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Dealing with diet sabotagers
The Huffington Post
Have you noticed that every time you attempt to eat healthy, live healthy or think healthy, someone you know and love sabotages your efforts? Gyms across the globe participate as teams and within each community, individuals help one another out with recipes, encouragement and support to stay healthy and "clean." Then, there are the saboteurs: "What in heaven's name can you eat?"
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Paleo? Volumetric? DASH? Popular diet plans have pros and cons
Consumer Reports via The Washington Post
All you have to do is check out the diet books on bestseller lists to know that "healthy eating" can take many different forms. "A healthy-eating plan is one that includes a wide variety of foods from each of the food groups," says Tricia Psota of the National Institutes of Health. "Foods should provide a healthy balance of carbohydrates, protein and fat, as well as vitamins, minerals and fiber."
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FEATURED ARTICLE
TRENDING ARTICLE
MOST POPULAR ARTICLE
Is exercise the best medicine? Studies show big benefit
USA Today
Exercise may be as effective as medication in preventing early death in people who've had heart attacks or strokes, a new study suggests.

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read more
Ditch the diet and just 'shift'
Fox News
Tory Johnson writes: If you've spent your life as a fat person — when you desperately don't want to be one — it's like being in prison: You want to escape, but those steel bars keep you from making a break.

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Exercise, weight control reduce risk of breast cancer
USA Today
Breast cancer can be a devastating disease, but most women can take active steps to reduce their risk, say some of the nation's leading breast cancer experts.

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VITAMINS & PHARMACEUTICALS


The top 5 vitamins you should not take
Forbes
Steven Salzberg writes: I used to take vitamin supplements almost every day. Taking vitamins seemed like a good idea: After all, we know that vitamins are essential for life, and vitamin deficiencies can definitely hurt you. I always thought that vitamins were an inexpensive way to get a little bit healthier. Millions of Americans apparently agree with me.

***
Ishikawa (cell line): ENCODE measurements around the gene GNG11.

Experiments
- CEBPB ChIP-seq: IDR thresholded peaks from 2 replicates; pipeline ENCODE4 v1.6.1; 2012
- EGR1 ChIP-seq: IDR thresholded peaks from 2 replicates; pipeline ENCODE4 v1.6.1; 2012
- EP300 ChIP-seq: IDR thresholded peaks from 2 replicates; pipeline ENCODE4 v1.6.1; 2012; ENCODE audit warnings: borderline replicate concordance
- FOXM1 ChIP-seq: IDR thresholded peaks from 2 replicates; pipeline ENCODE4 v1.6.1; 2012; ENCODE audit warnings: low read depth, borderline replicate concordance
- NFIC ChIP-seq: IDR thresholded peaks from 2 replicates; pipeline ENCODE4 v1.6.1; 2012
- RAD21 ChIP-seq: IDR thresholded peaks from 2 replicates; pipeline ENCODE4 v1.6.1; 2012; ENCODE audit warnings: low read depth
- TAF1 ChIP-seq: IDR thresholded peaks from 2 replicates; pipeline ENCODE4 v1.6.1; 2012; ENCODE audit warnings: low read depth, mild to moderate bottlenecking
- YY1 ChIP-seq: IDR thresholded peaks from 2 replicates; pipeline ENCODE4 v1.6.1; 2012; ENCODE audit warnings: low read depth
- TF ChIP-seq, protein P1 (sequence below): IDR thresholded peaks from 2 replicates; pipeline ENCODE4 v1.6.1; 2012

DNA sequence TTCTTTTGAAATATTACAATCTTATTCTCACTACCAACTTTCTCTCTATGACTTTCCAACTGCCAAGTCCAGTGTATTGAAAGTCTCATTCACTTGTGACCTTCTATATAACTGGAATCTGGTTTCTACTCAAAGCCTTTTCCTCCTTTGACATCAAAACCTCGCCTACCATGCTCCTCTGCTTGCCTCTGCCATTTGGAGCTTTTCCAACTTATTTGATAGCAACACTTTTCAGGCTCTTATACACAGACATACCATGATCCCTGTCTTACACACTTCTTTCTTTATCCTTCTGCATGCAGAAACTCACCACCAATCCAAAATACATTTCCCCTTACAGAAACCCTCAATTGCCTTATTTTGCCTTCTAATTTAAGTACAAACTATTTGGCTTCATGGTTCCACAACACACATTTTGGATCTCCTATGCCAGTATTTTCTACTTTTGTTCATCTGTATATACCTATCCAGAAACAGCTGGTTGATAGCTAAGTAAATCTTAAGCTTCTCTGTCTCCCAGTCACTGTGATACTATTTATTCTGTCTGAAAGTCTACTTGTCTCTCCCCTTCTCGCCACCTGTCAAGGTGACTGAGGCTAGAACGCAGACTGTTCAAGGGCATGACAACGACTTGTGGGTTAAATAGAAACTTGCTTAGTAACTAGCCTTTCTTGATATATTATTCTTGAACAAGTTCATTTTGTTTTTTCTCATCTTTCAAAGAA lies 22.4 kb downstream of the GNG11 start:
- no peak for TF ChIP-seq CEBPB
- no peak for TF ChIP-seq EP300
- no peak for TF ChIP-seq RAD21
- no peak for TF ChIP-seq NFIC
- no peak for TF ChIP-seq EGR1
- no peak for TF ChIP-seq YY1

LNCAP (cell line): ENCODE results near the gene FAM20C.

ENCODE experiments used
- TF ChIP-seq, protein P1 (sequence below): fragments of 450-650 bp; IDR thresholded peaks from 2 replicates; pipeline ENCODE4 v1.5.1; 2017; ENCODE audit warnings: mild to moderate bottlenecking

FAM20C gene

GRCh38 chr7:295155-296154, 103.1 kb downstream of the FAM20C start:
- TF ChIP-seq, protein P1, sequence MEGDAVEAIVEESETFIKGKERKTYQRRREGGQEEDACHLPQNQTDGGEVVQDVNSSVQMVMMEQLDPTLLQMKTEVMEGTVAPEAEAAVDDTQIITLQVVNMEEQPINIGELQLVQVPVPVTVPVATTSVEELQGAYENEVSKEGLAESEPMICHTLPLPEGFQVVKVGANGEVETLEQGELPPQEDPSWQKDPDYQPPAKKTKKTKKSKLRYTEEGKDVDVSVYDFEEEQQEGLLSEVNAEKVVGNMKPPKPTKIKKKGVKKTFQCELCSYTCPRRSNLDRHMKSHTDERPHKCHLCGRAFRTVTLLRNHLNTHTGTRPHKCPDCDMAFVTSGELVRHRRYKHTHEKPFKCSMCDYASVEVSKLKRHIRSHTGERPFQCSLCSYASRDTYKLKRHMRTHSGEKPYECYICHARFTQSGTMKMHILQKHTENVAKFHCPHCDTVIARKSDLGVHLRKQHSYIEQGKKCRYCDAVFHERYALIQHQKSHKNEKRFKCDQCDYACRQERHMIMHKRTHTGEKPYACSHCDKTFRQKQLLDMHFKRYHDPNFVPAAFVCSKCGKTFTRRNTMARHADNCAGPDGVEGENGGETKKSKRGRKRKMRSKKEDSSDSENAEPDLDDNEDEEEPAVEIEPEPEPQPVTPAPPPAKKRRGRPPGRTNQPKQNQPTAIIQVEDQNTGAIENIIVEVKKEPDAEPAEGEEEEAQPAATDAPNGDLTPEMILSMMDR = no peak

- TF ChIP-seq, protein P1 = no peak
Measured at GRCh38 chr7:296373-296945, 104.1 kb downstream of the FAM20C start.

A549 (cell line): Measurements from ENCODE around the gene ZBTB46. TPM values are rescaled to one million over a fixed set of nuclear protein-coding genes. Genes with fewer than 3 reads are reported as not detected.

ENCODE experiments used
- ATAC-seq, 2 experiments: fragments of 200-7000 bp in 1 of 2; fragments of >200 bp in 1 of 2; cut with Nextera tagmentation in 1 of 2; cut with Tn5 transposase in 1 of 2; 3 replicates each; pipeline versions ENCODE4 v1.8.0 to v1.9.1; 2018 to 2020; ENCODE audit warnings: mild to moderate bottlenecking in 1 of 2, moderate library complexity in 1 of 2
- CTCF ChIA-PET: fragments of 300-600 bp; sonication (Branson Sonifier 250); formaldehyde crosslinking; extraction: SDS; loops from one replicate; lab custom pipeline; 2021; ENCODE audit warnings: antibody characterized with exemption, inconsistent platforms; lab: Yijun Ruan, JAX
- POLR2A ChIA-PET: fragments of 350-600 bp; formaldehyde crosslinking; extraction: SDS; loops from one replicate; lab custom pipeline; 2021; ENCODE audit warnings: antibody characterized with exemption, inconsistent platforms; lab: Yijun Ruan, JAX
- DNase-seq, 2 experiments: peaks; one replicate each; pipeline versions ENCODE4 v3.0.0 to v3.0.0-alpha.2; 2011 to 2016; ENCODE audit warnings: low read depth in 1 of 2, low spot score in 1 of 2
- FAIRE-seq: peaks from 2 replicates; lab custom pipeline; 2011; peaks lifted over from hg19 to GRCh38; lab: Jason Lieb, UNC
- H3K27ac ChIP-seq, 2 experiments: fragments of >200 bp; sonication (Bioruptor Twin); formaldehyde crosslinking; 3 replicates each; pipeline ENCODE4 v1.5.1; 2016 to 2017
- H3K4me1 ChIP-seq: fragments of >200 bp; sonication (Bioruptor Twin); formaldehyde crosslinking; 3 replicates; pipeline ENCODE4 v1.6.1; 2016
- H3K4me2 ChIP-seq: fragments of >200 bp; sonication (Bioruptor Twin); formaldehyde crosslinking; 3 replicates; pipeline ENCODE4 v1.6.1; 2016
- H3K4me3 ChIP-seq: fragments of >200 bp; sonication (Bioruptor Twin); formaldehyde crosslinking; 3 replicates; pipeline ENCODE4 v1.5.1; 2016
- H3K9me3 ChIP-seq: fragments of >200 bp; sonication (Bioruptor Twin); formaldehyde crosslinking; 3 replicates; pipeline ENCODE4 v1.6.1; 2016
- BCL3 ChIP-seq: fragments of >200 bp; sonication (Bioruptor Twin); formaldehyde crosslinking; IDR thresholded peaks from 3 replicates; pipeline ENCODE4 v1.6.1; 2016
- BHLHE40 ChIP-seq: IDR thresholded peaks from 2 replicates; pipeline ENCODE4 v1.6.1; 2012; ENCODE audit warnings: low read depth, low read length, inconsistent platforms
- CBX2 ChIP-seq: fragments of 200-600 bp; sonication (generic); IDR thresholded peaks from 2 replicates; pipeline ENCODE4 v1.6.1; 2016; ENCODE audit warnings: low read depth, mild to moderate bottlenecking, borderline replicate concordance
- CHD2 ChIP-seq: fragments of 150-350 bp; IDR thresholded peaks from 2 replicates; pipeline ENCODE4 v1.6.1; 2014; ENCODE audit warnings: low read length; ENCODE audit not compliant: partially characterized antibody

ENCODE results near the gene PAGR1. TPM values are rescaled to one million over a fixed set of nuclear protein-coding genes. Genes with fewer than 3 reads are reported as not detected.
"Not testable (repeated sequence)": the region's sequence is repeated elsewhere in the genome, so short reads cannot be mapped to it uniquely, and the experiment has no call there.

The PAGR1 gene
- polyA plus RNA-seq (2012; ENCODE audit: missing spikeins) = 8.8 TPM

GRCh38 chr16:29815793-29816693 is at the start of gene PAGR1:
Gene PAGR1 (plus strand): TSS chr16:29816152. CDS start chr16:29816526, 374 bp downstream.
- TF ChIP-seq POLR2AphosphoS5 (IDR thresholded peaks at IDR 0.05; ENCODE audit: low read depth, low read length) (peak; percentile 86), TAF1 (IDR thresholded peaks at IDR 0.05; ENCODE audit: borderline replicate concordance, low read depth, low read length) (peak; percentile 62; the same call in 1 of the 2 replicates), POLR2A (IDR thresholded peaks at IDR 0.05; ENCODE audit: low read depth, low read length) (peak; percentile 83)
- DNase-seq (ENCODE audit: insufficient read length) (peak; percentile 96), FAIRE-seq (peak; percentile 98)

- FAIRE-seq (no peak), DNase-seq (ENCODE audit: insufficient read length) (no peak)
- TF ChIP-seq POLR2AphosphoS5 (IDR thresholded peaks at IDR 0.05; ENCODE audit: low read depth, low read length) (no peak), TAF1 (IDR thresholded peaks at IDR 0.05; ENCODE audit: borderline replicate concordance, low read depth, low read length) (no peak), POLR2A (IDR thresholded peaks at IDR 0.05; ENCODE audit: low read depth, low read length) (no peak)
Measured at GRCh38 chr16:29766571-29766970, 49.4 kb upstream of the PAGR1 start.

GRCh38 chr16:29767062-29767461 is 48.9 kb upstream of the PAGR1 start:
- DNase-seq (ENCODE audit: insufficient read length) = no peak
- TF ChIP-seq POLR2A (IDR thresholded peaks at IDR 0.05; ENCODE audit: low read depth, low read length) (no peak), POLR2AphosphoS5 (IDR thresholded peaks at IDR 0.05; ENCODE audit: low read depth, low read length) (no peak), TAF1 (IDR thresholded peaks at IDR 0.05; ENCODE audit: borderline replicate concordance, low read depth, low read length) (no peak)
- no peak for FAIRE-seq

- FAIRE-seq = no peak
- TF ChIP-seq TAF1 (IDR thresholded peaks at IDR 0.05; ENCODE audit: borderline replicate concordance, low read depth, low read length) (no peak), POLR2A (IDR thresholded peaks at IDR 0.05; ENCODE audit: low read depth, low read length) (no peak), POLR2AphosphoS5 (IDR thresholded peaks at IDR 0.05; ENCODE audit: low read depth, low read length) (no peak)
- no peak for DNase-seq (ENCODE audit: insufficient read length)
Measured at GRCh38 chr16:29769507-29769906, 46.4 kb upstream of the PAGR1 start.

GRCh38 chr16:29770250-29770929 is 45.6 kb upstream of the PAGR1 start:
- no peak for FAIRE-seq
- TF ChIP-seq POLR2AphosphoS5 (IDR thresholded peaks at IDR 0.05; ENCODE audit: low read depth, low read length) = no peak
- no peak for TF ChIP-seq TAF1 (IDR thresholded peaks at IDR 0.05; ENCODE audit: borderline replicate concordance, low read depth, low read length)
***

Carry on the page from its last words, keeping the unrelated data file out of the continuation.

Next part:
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Minerals and vitamins for bone health dietary supplements
Nutritional Outlook
Even in the broad view, misconceptions about bones abound. "Bones are often thought of as hard and lifeless, but bones are actually living, growing tissue," says Kathy Lund, vice president of business development and marketing at AIDP Inc. Roughly half of bone mass is made up of inorganic minerals, mainly calcium-phosphate crystals that give bone its density, while the other half comprises mostly collagen, providing calcium with a sturdy yet flexible structure for attachment.
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RESEARCH & DEVELOPMENT


Let's talk about stress
By Jeff White
When was the last time you were in a stressful situation? Last week? Last month? Today? Many of us have experienced some level of stress in the not too distant past, and will probably experience more in the near future. Whatever the cause of your stress, it can be detrimental to your health in many ways. So how do you cope with stress? There are many ways to deal with it — some good, some bad.
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Americans are fat, stressed and unhealthy
The Washington Post
The World Economic Forum, sponsors of the exclusive, C-level talkfest held every year in Switzerland, knows what is wrong with us Americans. We are fat. We are stressed. We are on the verge of a coronary.
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Study: 90-year-olds reveals the benefits of strength training
ScienceDaily
After doing specific training for 12 weeks, people over the age of 90 improved their strength, power and muscle mass. This was reflected in an increase in their walking speed, a greater capacity to get out of their chairs, an improvement in their balance, a significant reduction in the incidence of falls and a significant improvement in muscle power and mass in the lower limbs.
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TRENDING ARTICLES
Missed last week's issue? See which articles your colleagues read most.

    Why you should be cautious of taking biotin for your hair, skin and nails (The Huffington Post)
A focused approach to selecting fitness, management apps (Athletic Business)
The slowest generation: Runners less concerned about time (The Wall Street Journal)
Vitamin D and your health: It's not a 'cure all' (Live Science)

Don't be left behind. Click here to see what else you missed.


FAST FACTS
"Whooping cough is very contagious and can cause serious illness in infants, children and adults, according the Centers for Disease Control and Prevention."